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Study Finds Most Americans Have Good Vision, But
14 Million Are Visually Impaired
Most People Who Are Visually Impaired Could See Better If They
Had the Proper Eyeglasses or Contact Lenses
A National Institutes of Health (NIH) study has found that although
94 percent of Americans aged 12 and older have good vision, the
remaining six percent, or 14 million, are visually impaired. Of
these, more than 11 million have uncorrected visual impairment,
such as nearsightedness. They need eyeglasses or contact lenses
to improve their vision. Teenagers, people with diabetes, Hispanics,
and people who are economically disadvantaged have higher rates
of visual impairment and can most benefit from corrective lenses.
This study is published in the May 10, 2006 issue of the Journal
of the American Medical Association.
Elias A. Zerhouni, M.D., director of the NIH, said, “This is the
first national survey on vision since the mid-1970s, and it confirms
that uncorrected visual impairment is a major public health problem.
The good news is that we now have information on the extent of
visual impairment in the United States that will be available to
policymakers as they seek to address health care issues at the
local, state, and national levels.”
This study, designed and supported by the National Eye Institute
(NEI) of the NIH, was part of the National Health and Nutrition
Examination Survey, an ongoing survey conducted by the National
Center for Health Statistics of the Centers for Disease Control
and Prevention. More than 15,000 people participated in the survey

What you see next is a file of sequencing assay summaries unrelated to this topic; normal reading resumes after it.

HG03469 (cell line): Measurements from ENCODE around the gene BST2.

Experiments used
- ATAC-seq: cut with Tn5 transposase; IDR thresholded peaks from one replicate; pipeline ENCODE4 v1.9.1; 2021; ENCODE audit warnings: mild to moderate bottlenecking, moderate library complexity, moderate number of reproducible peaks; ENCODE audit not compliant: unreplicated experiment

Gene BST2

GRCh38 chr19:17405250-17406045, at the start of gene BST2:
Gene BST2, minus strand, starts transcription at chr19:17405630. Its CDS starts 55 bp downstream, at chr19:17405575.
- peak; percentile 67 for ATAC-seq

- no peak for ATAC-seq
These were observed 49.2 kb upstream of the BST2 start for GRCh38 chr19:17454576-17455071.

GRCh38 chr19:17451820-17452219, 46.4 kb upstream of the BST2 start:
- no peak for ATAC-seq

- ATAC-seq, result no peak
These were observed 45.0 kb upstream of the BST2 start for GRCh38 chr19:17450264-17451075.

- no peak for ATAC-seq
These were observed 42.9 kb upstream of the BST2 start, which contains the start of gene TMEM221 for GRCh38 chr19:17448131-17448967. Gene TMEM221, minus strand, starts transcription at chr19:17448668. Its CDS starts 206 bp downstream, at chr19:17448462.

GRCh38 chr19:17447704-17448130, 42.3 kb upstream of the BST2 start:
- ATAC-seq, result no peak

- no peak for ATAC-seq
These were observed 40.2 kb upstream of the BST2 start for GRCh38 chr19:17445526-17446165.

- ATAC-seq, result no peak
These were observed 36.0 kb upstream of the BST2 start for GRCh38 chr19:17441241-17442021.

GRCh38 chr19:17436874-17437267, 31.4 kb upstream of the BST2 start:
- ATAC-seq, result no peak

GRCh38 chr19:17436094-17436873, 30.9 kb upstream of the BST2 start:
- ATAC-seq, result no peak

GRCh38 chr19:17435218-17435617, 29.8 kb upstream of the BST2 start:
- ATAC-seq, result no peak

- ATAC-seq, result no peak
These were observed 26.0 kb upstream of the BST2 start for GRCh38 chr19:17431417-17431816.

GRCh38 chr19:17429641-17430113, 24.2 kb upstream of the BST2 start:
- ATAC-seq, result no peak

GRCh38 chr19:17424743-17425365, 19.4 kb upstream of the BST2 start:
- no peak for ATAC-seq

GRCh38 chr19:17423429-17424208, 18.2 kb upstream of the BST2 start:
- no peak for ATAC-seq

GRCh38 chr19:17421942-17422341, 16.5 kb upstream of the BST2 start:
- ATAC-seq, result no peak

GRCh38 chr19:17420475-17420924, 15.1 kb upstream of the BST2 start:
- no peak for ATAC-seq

from 1999 to 2002. They were interviewed in their homes and were
invited to undergo a comprehensive health examination in a mobile
examination center (MEC). More than 14,000 reported to a MEC, and
more than 13,000 completed visual acuity tests.
Paul A. Sieving, M.D., Ph.D., director of vision research at NIH,
said, “This study found that most people who have a visual impairment
could achieve good vision with proper eyeglasses or contact lenses.
So, if you have trouble seeing, you should get your eyes examined
as soon as possible. It may be that corrective lenses will improve
your vision. But, if you do have an eye disease, the sooner it
is found, the more likely it is that treatment can help preserve
The study authors made the following recommendations:
- Health care professionals should talk to their patients about
the importance of eye health and encourage them to participate
in routine vision screenings and eye examinations.
- People who already wear eyeglasses or contact lenses should
return to their eye care professional for periodic eye examinations.
- Efforts to increase public awareness about the importance of
routine eye examinations should be undertaken.
- Vision screening opportunities for the public should be expanded.
|Percent of people with visual impairment
that CAN be corrected with glasses/contact lenses
|Below poverty level
|At or near poverty level
|Over (two times) poverty level
Mary Frances Cotch, Ph.D., chief of the NEI’s epidemiology branch
and one of the study authors, concluded, “Providing corrective
lenses to people who need them is an important public health issue
with implications for safety and quality of life.”
The National Eye Institute (NEI) is part of the National Institutes
of Health (NIH) and is the Federal government's lead agency for
vision research that leads to sight-saving treatments and plays
a key role in reducing visual impairment and blindness. For more
information, visit the NEI Website at http://www.nei.nih.gov/.
The National Institutes of Health (NIH) — The Nation's
Medical Research Agency — includes 27 Institutes and
Centers and is a component of the U.S. Department of Health and
Human Services. It is the primary federal agency for conducting
and supporting basic, clinical and translational medical research,
and it investigates the causes, treatments, and cures for both
common and rare diseases. For more information about NIH and
its programs, visit www.nih.gov.